-By Grant Gross -
The PR departments of all kinds of companies that have some connection with Linux are gearing up for the LinuxWorld Conference and Expo in San Francisco August 12 to 15. NewsForge has received about a dozen PR pitches and requests for briefings since early last week.
One such pitch was from Samsung Contact, a mail/messaging server that works with Linux and Unix and has Hewlett-Packard's OpenMail as an ancestor. In a press release, the Samsung Contact people are suggesting that enterprises can save more than $32 million over three years by migrating from Microsoft Exchange.
No, that's not a typo, that's $32 with six zeros behind it. This is definitely a case of "your mileage may vary," because that $32 million savings is calculated for businesses with 100,000 email users. Your business may not be quite that big -- Samsung Contact chief architect Richi Jennings says several customers moving from the old HP's OpenMail really have that many email users -- but the numbers still work out to be a significant savings for smaller businesses, according to the company.
The Samsung people say a business with 1,000 email users could still save $432,000 over three years, and those with 10,000 email users would save $4.7 million by using Samsung Contact instead of Microsoft Exchange. Those numbers don't include the cost of switching to Unix or Linux if your company is not already using one of those operating systems.
"It's an enormous discrepancy," Jennings says of the TCO numbers.
It's almost a sure bet that Microsoft would dispute those numbers, but Samsung Contact has lined up an industry analyst or two who get similar TCO results.
David Ferris, president of email analyst firm Ferris Research, says Samsung's numbers hold up. According to his numbers, Exchange typically costs about $16 per user per month, with Samsung Contact costing about $9 per user per month.
Although there are plenty of other email server products that work with Linux, Jennings claims that Samsung Contact has a unique place in the market because it provides functionality similar to the popular features in Microsoft Outlook. Samsung Contact supports Outlook, plus Open Source mail software such as Mozilla or Ximian's Evolution. The Contact group is finishing its own email/collaboration client that will work with Windows, Linux, or as Web mail.
Jennings says the cost savings comes because Samsung Contact needs fewer tech people to support it, since Contact is more reliable and scalable than Exchange, and fewer servers are needed to run large email farms, Jennings claims.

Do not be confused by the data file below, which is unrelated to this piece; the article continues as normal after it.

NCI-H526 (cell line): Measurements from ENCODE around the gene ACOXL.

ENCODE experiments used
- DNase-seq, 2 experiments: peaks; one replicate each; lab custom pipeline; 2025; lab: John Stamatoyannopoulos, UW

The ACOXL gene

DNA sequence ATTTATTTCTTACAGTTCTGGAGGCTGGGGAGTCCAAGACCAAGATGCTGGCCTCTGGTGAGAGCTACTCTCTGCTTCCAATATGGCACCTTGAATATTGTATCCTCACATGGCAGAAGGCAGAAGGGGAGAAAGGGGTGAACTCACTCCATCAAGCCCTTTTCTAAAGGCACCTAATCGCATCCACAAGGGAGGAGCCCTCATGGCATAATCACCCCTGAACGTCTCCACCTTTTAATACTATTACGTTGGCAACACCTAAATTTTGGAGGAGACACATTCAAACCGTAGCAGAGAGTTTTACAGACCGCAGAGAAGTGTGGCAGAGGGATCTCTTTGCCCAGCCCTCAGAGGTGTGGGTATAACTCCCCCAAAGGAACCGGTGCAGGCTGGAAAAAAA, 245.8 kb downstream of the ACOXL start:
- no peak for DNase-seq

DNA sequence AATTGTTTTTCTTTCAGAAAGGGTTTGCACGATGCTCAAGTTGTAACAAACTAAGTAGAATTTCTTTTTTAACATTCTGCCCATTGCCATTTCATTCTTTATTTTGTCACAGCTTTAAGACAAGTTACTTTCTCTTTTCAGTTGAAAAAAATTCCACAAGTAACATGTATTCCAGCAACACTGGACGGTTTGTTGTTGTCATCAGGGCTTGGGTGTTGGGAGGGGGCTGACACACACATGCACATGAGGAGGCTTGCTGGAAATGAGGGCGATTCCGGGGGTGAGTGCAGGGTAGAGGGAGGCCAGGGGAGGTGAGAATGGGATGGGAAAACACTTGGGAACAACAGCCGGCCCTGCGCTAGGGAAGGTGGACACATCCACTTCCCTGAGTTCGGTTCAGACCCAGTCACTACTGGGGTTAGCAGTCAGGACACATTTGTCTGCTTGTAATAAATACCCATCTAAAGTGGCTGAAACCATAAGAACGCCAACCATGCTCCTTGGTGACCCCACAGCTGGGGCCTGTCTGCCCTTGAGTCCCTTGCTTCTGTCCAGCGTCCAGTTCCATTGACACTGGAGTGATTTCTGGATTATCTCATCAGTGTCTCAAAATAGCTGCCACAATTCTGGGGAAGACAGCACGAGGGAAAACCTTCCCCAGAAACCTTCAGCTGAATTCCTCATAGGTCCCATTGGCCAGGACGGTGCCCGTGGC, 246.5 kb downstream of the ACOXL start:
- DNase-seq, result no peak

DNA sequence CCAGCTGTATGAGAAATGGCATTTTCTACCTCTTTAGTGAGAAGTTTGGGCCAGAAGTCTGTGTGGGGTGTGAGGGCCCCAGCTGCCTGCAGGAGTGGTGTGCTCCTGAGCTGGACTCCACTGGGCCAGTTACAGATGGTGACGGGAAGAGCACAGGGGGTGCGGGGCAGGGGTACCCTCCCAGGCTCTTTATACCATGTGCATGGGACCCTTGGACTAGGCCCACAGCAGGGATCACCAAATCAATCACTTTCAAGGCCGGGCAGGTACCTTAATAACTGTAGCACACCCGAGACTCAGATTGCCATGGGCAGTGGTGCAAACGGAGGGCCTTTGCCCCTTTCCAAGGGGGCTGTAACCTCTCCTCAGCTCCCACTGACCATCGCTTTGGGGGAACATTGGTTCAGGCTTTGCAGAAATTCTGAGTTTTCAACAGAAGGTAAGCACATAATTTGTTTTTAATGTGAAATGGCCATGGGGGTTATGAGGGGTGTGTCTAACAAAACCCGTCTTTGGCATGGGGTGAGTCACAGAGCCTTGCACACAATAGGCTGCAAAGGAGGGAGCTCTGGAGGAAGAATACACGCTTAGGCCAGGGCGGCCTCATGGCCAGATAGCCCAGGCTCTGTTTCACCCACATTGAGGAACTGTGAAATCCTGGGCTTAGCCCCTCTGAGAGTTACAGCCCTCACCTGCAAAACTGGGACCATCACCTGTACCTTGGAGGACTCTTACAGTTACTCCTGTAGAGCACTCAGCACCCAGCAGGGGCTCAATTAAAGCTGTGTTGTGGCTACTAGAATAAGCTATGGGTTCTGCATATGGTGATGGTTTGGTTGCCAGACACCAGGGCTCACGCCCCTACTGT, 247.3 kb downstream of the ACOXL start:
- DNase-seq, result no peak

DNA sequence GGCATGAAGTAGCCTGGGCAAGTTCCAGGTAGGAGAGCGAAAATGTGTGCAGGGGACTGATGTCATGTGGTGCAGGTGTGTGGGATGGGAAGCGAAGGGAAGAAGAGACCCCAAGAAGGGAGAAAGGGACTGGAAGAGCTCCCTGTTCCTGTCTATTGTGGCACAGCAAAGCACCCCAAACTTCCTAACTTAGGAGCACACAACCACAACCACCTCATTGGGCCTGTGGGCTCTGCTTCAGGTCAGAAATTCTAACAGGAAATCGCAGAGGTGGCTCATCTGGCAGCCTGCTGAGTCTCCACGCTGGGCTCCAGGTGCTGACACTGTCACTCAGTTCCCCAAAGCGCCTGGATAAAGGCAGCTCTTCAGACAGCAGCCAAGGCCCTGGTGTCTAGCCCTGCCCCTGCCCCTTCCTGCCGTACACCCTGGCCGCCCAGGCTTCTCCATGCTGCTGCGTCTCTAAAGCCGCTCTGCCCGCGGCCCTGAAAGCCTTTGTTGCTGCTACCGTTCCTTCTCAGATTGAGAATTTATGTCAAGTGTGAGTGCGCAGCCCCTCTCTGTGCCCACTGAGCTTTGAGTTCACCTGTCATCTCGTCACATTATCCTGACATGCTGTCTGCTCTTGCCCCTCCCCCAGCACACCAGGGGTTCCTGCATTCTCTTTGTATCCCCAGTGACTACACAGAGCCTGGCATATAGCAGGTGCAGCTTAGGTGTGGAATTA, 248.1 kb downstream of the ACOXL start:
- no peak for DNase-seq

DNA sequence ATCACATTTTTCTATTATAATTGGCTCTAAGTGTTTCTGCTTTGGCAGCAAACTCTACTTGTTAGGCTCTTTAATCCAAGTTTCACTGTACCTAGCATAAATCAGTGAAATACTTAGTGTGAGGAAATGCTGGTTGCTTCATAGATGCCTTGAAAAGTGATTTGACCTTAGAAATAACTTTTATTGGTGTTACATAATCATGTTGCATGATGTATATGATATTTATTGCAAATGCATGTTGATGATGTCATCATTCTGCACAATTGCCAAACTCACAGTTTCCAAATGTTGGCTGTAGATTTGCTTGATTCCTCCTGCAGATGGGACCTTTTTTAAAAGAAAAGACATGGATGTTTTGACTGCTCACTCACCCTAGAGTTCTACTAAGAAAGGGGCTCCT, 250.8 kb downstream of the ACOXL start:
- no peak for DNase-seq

"There are other vendors out there who claim they do Outlook, but the devil is always in the details," Jennings says. "The detail is always in that list of Outlook functionality that, 'well, actually we don't support that.'"
Ferris agrees. "Samsung is right, it's unique in the ability to provide a very
full-function Outlook experience against a back-end Unix box," he says.
Samsung Contact, released in March, is based on OpenMail, a software product no longer on the front burner at HP. Samsung has licensed the technology from HP, and several employees from HP, including Jennings, have moved over to Samsung to continue working on the product.
Remember that OpenMail is not an Open Source project -- HP was using that name for several years before the phrase "Open Source" was coined.
Jennings says the initial focus of the Samsung Contact team was HP's original OpenMail customer base. The company is now trying to win new users and present itself as an alternative, especially with the controversy over Microsoft's new 6.0 licensing scheme, which went into effect at the start of this month.
"It's causing enterprises all sorts of headaches as they work out how they're going to pay for Microsoft products in the future, and how much they're going to have to pay for them," Jennings says. "Even with the last-minute special, special deals that Microsoft was doing to get people to adhere to the deadline, the information I have is that roughly 50% of their larger enterprise customers have not signed up for 6.0."
Jennings and crew are also pitching Samsung Contact and the upcoming email client as an alternative to the "bloated" Outlook. "In the words of one client who shall remain nameless, 'Outlook is funky,'" Jennings says.
Asked how the future looks for Samsung Contact, Ferris says it's a bit hard to predict. "I think it has the best opportunities in the following areas: OpenMail customers who don't want the big hassle of migrating elsewhere, and service providers wanting to support customers with Outlook."